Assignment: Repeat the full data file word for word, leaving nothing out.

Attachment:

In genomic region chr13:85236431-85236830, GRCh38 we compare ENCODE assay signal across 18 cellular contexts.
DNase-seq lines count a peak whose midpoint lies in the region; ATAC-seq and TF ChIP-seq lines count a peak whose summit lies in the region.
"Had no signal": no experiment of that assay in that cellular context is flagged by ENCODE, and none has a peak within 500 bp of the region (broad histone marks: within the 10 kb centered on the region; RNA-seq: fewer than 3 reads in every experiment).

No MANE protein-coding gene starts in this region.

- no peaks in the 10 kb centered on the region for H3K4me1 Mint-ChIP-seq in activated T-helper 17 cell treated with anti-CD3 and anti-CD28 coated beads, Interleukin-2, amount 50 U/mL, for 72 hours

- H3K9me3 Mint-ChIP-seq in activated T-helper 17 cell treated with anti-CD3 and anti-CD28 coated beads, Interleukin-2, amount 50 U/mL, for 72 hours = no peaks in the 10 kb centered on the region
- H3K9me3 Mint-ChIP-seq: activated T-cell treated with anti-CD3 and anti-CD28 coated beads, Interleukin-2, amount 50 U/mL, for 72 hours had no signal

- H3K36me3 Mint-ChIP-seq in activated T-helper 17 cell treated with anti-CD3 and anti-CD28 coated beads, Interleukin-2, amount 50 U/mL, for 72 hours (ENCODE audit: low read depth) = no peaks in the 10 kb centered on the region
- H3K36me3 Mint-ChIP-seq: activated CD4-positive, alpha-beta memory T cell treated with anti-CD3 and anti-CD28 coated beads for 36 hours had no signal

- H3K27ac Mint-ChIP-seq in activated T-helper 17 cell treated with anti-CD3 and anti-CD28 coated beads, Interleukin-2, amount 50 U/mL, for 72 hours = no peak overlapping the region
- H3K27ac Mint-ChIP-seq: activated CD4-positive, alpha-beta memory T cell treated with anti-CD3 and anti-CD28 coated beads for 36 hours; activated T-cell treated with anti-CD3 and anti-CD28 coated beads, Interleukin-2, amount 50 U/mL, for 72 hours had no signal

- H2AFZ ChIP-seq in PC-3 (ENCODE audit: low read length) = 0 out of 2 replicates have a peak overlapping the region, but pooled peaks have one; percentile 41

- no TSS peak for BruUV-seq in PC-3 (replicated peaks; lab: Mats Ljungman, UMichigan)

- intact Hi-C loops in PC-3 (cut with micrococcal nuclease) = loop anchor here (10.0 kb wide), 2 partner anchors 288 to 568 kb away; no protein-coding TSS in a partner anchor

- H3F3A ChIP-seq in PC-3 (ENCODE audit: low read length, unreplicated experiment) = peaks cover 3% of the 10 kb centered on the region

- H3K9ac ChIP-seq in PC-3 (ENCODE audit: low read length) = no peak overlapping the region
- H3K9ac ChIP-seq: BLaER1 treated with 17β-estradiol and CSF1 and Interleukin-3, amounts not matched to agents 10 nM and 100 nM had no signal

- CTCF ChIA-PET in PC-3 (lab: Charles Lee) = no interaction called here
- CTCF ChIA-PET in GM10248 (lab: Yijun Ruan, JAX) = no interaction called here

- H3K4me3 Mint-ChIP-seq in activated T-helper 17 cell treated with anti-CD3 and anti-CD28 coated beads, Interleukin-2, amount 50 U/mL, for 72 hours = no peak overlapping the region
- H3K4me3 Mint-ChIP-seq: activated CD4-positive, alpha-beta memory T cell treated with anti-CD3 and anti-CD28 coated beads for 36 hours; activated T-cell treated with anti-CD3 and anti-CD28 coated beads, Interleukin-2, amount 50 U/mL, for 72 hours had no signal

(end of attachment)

In genomic region chr13:85236431-85236830, GRCh38 we compare ENCODE assay signal across 18 cellular contexts.
DNase-seq lines count a peak whose midpoint lies in the region; ATAC-seq and TF ChIP-seq lines count a peak whose summit lies in the region.
"Had no signal": no experiment of that assay in that cellular context is flagged by ENCODE, and none has a peak within 500 bp of the region (broad histone marks: within the 10 kb centered on the region; RNA-seq: fewer than 3 reads in every experiment).

No MANE protein-coding gene starts in this region.

- no peaks in the 10 kb centered on the region for H3K4me1 Mint-ChIP-seq in activated T-helper 17 cell treated with anti-CD3 and anti-CD28 coated beads, Interleukin-2, amount 50 U/mL, for 72 hours

- H3K9me3 Mint-ChIP-seq in activated T-helper 17 cell treated with anti-CD3 and anti-CD28 coated beads, Interleukin-2, amount 50 U/mL, for 72 hours = no peaks in the 10 kb centered on the region
- H3K9me3 Mint-ChIP-seq: activated T-cell treated with anti-CD3 and anti-CD28 coated beads, Interleukin-2, amount 50 U/mL, for 72 hours had no signal

- H3K36me3 Mint-ChIP-seq in activated T-helper 17 cell treated with anti-CD3 and anti-CD28 coated beads, Interleukin-2, amount 50 U/mL, for 72 hours (ENCODE audit: low read depth) = no peaks in the 10 kb centered on the region
- H3K36me3 Mint-ChIP-seq: activated CD4-positive, alpha-beta memory T cell treated with anti-CD3 and anti-CD28 coated beads for 36 hours had no signal

- H3K27ac Mint-ChIP-seq in activated T-helper 17 cell treated with anti-CD3 and anti-CD28 coated beads, Interleukin-2, amount 50 U/mL, for 72 hours = no peak overlapping the region
- H3K27ac Mint-ChIP-seq: activated CD4-positive, alpha-beta memory T cell treated with anti-CD3 and anti-CD28 coated beads for 36 hours; activated T-cell treated with anti-CD3 and anti-CD28 coated beads, Interleukin-2, amount 50 U/mL, for 72 hours had no signal

- H2AFZ ChIP-seq in PC-3 (ENCODE audit: low read length) = 0 out of 2 replicates have a peak overlapping the region, but pooled peaks have one; percentile 41

- no TSS peak for BruUV-seq in PC-3 (replicated peaks; lab: Mats Ljungman, UMichigan)

- intact Hi-C loops in PC-3 (cut with micrococcal nuclease) = loop anchor here (10.0 kb wide), 2 partner anchors 288 to 568 kb away; no protein-coding TSS in a partner anchor

- H3F3A ChIP-seq in PC-3 (ENCODE audit: low read length, unreplicated experiment) = peaks cover 3% of the 10 kb centered on the region

- H3K9ac ChIP-seq in PC-3 (ENCODE audit: low read length) = no peak overlapping the region
- H3K9ac ChIP-seq: BLaER1 treated with 17β-estradiol and CSF1 and Interleukin-3, amounts not matched to agents 10 nM and 100 nM had no signal

- CTCF ChIA-PET in PC-3 (lab: Charles Lee) = no interaction called here
- CTCF ChIA-PET in GM10248 (lab: Yijun Ruan, JAX) = no interaction called here

- H3K4me3 Mint-ChIP-seq in activated T-helper 17 cell treated with anti-CD3 and anti-CD28 coated beads, Interleukin-2, amount 50 U/mL, for 72 hours = no peak overlapping the region
- H3K4me3 Mint-ChIP-seq: activated CD4-positive, alpha-beta memory T cell treated with anti-CD3 and anti-CD28 coated beads for 36 hours; activated T-cell treated with anti-CD3 and anti-CD28 coated beads, Interleukin-2, amount 50 U/mL, for 72 hours had no signal